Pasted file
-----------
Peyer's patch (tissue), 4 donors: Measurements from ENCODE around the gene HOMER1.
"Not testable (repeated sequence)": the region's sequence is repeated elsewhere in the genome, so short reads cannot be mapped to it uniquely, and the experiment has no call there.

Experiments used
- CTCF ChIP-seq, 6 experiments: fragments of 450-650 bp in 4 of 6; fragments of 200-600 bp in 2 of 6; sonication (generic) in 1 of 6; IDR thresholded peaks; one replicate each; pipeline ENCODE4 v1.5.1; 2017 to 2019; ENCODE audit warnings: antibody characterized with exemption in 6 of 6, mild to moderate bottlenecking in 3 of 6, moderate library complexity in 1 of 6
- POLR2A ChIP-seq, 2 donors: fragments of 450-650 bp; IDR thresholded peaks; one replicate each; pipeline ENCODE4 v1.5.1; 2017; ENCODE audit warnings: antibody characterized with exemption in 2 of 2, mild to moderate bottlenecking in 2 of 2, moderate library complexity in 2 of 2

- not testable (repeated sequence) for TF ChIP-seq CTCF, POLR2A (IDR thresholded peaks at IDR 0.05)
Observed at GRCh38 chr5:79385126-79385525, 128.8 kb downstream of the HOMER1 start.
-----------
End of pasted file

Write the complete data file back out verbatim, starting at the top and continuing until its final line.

Peyer's patch (tissue), 4 donors: Measurements from ENCODE around the gene HOMER1.
"Not testable (repeated sequence)": the region's sequence is repeated elsewhere in the genome, so short reads cannot be mapped to it uniquely, and the experiment has no call there.

Experiments used
- CTCF ChIP-seq, 6 experiments: fragments of 450-650 bp in 4 of 6; fragments of 200-600 bp in 2 of 6; sonication (generic) in 1 of 6; IDR thresholded peaks; one replicate each; pipeline ENCODE4 v1.5.1; 2017 to 2019; ENCODE audit warnings: antibody characterized with exemption in 6 of 6, mild to moderate bottlenecking in 3 of 6, moderate library complexity in 1 of 6
- POLR2A ChIP-seq, 2 donors: fragments of 450-650 bp; IDR thresholded peaks; one replicate each; pipeline ENCODE4 v1.5.1; 2017; ENCODE audit warnings: antibody characterized with exemption in 2 of 2, mild to moderate bottlenecking in 2 of 2, moderate library complexity in 2 of 2

- not testable (repeated sequence) for TF ChIP-seq CTCF, POLR2A (IDR thresholded peaks at IDR 0.05)
Observed at GRCh38 chr5:79385126-79385525, 128.8 kb downstream of the HOMER1 start.